In subzone 1a (2.4–0.2 kyr), the association between sea ice and Si(OH)4 utilization significantly weakens (Fig. 4), a transition that may be related to increased wind strength over the last two millennia40, which would have limited sea-ice-driven stratification of the water column and lowered diatom concentrations58,59 (Fig. 2). Instead, in contrast to the modern day, nutrient dynamics over this interval become predominantly associated solely with changes in glacial discharge (Fig. 4) with increased (reduced) Si(OH)4 consumption strongly associated with reduced (increased) glacial discharge. Similar to subzone 1b (5.3–2.6 kyr), a link between rates of Si(OH)4 utilization and the transportation of glacially derived nutrients to ODP Site 1098 is ruled out due to the distance from the grounded ice sheets. Although Si(OH)4 utilization through this period is therefore most likely to be controlled by the aforementioned process in which glacial discharge increases austral autumn/winter sea ice57 and the flow of nutrient-rich UCDW onto the shelf (Fig. 5c), this argument is seemingly weakened by the absence of a link between sea ice and either glacial discharge or Si(OH)4 utilization in the ordination results (Fig. 4). However, we argue that the absence of any link to sea ice is an artefact driven by the reduction in spring sea-ice-driven stratification over the last two millennia and does not reflect the combined glacial-discharge/sea-ice/UCDW mechanism proposed here in which nutrient flow onto the shelf is aided by brine-induced destabilisation of the winter water column.

Future implications

Modern day studies have advocated the role of sea ice in regulating intra-annual to decadal variations in phytoplankton biomass and community structure along the WAP, compounded by changes in cloud cover, wind-driven mixing and glacial melt8,23,24,39,60. Our work extends this to demonstrate that the dominant control on biogeochemical cycling varies over time with Si(OH)4 utilization strongly associated to sea ice, glacial discharge and solar forcing at different intervals through the Holocene. Of particular note is evidence that with the exception of the modern day, changes in rates of Si(OH)4 utilization and sea ice are only concordant from 12.6 to 9.1 kyr and 5.3 to 2.6 kyr. With projections indicating further warming and glacial discharge61 during the twenty-first century, our results suggest that Si(OH)4 utilization may again become increasingly regulated by glacial discharge and the associated transport of UCDW-derived nutrients to the photic zone.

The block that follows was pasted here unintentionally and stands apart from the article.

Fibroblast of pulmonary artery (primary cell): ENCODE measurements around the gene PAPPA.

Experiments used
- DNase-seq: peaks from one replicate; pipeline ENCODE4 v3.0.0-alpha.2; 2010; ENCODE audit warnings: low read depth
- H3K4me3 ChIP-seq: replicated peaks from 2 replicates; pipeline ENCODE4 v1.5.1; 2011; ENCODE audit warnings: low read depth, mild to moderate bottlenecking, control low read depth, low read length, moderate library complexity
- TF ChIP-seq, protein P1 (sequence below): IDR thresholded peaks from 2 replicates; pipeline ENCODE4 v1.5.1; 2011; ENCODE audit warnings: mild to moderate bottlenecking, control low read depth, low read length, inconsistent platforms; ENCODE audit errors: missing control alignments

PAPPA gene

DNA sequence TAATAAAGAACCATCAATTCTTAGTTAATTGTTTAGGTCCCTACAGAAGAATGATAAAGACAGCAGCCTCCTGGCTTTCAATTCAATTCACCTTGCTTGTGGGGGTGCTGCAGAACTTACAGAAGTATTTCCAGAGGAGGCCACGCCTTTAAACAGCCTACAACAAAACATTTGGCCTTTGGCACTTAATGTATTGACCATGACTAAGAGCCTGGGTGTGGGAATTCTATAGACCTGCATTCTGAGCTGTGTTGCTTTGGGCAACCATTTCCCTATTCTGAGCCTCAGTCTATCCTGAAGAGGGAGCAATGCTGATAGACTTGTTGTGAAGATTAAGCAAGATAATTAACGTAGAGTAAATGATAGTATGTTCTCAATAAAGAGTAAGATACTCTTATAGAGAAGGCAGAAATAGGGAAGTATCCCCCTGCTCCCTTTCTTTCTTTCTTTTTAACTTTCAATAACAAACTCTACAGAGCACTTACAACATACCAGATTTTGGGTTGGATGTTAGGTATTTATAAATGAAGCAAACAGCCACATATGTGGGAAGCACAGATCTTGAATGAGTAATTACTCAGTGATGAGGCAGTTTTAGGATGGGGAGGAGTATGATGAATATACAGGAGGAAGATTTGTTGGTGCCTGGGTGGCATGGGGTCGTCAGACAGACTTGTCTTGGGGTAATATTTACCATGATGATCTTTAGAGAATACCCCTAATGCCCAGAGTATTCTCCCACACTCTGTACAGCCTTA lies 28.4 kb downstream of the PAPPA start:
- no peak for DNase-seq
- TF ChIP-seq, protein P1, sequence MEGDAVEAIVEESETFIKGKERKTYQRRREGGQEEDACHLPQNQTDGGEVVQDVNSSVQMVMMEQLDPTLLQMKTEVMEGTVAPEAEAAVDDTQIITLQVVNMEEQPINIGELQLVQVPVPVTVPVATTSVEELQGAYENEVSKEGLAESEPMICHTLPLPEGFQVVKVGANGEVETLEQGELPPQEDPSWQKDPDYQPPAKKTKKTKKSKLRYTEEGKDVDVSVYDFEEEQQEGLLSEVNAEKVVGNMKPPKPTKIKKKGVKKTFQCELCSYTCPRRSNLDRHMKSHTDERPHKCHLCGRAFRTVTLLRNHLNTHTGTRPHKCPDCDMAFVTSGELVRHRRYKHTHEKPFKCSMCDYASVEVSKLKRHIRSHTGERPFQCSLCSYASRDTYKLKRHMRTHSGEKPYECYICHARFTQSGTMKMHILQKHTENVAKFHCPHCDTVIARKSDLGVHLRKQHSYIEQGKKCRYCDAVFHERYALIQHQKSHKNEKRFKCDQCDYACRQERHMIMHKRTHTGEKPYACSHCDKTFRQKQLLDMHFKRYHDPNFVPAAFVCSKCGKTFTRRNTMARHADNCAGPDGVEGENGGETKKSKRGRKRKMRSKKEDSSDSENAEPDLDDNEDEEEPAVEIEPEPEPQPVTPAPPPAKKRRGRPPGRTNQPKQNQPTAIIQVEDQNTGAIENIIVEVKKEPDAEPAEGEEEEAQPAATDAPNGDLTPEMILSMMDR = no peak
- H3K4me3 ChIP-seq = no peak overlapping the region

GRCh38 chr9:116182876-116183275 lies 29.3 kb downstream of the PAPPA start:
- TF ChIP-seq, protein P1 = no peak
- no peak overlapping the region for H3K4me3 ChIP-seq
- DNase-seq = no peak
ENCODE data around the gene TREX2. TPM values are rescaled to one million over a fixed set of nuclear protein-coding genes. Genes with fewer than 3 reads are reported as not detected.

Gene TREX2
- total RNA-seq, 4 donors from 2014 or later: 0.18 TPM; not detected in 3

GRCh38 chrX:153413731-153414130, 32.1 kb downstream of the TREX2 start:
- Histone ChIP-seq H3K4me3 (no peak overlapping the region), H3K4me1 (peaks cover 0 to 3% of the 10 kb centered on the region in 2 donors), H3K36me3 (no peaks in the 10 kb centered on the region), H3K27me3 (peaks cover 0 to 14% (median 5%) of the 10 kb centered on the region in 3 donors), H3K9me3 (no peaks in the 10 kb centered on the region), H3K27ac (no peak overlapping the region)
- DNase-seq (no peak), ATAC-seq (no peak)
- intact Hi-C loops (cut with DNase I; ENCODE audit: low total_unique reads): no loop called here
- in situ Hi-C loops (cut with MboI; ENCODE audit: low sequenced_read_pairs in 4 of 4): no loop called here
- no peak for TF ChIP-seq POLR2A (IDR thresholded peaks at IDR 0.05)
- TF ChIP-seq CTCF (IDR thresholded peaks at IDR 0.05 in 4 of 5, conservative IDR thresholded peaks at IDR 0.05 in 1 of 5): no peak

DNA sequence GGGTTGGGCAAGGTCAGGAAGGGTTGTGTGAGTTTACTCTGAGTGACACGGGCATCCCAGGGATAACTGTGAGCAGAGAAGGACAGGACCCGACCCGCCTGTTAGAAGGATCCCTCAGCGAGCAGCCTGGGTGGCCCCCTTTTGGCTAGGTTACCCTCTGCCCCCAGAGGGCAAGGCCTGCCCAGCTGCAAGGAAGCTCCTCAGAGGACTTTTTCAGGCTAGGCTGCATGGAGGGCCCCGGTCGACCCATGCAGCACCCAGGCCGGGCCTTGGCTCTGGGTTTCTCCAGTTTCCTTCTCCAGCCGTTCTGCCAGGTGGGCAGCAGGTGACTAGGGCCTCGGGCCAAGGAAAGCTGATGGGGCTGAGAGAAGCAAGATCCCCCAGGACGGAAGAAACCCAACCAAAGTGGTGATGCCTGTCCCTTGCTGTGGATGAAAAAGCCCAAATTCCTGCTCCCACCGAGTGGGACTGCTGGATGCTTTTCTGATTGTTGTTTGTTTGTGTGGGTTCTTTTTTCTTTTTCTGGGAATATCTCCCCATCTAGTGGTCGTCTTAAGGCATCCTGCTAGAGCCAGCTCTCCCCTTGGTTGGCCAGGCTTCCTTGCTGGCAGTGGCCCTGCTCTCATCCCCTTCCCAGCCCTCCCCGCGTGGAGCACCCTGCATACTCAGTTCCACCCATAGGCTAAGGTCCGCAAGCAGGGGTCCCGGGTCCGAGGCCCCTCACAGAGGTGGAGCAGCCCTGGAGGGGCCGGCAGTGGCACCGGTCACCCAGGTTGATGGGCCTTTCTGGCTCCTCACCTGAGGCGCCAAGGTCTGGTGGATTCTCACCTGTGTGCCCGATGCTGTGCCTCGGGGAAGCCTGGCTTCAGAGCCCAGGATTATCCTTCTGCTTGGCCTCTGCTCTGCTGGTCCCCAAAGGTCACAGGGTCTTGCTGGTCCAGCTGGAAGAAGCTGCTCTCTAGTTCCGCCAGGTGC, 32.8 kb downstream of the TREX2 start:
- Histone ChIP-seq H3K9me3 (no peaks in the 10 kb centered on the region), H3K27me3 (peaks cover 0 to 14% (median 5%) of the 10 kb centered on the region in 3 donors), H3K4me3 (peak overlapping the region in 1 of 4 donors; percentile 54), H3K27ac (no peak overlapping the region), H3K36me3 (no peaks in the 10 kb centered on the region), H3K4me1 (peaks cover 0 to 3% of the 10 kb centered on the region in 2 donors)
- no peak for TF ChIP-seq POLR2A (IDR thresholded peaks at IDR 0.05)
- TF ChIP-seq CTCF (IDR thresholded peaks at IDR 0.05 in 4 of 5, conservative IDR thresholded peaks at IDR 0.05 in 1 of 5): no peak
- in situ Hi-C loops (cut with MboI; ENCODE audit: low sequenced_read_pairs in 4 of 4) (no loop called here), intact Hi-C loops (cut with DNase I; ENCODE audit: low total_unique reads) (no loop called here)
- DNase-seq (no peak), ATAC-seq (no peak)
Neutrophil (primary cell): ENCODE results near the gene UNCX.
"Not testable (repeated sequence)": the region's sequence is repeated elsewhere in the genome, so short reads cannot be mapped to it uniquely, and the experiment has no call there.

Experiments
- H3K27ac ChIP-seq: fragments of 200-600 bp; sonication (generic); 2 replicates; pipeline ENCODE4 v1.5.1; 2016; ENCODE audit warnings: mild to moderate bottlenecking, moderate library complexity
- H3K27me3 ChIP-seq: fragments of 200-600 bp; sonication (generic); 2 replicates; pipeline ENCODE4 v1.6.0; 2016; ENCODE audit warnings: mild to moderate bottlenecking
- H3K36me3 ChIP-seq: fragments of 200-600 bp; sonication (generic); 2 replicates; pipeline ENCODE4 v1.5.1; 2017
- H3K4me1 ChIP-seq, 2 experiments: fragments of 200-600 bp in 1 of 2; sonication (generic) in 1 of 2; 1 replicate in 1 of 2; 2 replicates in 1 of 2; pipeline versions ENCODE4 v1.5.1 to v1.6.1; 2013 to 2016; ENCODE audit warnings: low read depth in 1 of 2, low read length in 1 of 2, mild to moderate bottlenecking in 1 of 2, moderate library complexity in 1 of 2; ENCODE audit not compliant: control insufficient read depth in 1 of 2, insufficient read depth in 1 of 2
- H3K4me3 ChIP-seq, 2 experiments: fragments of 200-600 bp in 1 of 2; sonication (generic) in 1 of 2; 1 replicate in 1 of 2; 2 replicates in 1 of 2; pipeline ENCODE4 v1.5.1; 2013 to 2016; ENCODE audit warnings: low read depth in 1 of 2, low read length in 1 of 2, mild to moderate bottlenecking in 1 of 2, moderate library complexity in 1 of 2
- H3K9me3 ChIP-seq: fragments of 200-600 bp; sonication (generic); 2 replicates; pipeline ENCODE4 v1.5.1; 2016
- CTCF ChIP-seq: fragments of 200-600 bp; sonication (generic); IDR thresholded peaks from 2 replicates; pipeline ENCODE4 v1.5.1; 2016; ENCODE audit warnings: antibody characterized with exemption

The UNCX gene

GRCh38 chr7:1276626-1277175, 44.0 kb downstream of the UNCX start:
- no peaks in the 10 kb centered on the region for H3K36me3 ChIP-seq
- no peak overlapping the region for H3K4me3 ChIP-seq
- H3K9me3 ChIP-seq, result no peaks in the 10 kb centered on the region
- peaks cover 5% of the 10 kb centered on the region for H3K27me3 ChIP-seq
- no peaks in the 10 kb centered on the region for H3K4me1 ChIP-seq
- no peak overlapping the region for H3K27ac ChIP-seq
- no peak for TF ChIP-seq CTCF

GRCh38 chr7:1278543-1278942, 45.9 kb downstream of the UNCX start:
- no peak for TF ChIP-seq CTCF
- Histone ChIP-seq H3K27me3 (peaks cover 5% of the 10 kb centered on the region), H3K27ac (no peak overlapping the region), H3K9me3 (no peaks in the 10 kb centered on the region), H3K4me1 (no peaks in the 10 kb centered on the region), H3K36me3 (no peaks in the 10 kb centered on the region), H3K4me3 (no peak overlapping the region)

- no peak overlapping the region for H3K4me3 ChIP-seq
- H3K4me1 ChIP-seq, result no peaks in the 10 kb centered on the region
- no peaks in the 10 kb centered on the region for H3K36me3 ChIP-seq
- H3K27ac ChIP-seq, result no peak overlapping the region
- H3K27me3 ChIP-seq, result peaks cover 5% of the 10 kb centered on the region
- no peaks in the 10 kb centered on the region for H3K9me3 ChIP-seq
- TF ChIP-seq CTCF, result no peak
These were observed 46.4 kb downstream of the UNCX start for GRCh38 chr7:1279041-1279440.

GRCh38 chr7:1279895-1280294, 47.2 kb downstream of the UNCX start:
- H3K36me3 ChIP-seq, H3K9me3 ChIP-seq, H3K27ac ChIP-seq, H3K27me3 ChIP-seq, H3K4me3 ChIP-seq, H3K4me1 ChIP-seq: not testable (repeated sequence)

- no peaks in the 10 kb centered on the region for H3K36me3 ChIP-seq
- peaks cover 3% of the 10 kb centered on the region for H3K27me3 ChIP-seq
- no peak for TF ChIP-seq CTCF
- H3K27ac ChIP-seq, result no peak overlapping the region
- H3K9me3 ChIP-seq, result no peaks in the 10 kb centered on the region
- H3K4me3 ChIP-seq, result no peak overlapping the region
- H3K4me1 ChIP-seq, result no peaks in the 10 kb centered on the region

With primary production along the coastal margin dominated by siliceous organisms, any change in nutrient dynamics has the potential to alter the ecosystem structure and food web interactions. For example, recent reductions in the marginal sea-ice zone in the northern subregion of the WAP have reduced both phytoplankton cell size/net productivity and altered the algal community through relative reductions in the abundance of diatoms, having an impact on both zooplankton and higher trophic levels8,9. Increased regulation of biogeochemical cycling through glacial discharge and associated water column stratification may compensate for this by increasing diatom populations and photic zone Si(OH)4 supply, but will not offset ecosystem changes linked to warmer sea surface temperature or loss of sea-ice habitats8,9. In addition, further inputs of glacial discharge are likely to exacerbate declines in krill populations linked to lithogenic particles in the water column62.

Increased transportation of UCDW-derived nutrients to the photic zone and associated reductions in Si(OH)4 utilization will also modify the export of organic carbon both along the WAP8 and in the open ocean. At locations in the Southern Ocean with negligible sea-ice cover, the availability of Si(OH)4 regulates opal export and so ocean-atmospheric exchanges of CO2 (ref. 63). Although we do not comment on whether our findings advocate a role for the biological pump in regulating Holocene pCO2 changes, our records show that rates of silicic acid utilization have reduced through the neoglacial and have the potential to do so again with future increases in glacial discharge. Such changes, if replicated at other coastal sites around West Antarctica and the WAP, would suggest the creation of a pool of under-utilized silicic acid that could alter the local biological carbon pump and stimulate further changes in the open ocean away from the continental margin20.


Age model

The age model for ODP Site 1098 follows that published in Pike et al.27 in which previously published down core magnetic susceptibility records25 and lamina-to-lamina correlations were used to re-evaluate the metres composite depth (mcd) scale for the A and C holes. These were then used against the published particulate organic carbon acccelerator mass spectrometry (AMS) radiocarbon ages for ODP Site 1098 (ref. 64) that were re-calibrated to calendar years using Calib 6.0.2, the Marine09 calibration curve and a 1,230 year reservoir correction.

Diatom extraction

Diatoms were extracted and cleaned for isotope analysis using techniques modified for use on coastal Antarctic diatoms65 with sub-samples previously analysed for δ18Odiatom (ref. 27). Samples were placed in c. 1 ml of 30% H2O2 at room temperature for 4 h to disaggregate before being centrifuged in sodium polytungstate three times with progressively lower specific gravities: 2.25, 2.20 and 2.10 g ml−1 at 2,500 r.p.m. Extracted material was re-immersed in H2O2 at 75 °C to remove all organic material adhering to the diatom frustules and left overnight in 5% HCl to dissolve any remaining carbonates.

All samples were checked for purity using scanning electron microscope and × 1,000 magnification light microscopy with these visual analyses, confirming that frustules are exceptionally well preserved and have not been subject to dissolution or other processes that may alter their isotopic composition (Fig. 6). Although we cannot conclusively rule out that dissolution may have affected micro-features on individual frustules, results from sediment traps in Lake Baikal (Russia) demonstrate that such dissolution does not alter δ30Sidiatom (ref. 66). With Lake Baikal experiencing depths of >1,500 m and rates of diatom preservation similar to marine systems (c. 1% of diatoms in Lake Baikal become incorporated into the sediment record67), we extend these results to δ30Sidiatom measurements at ODP Site 1098A. Analyses of core-tops in the Southern Ocean have also found little to no effect of dissolution on δ30Sidiatom (ref. 19).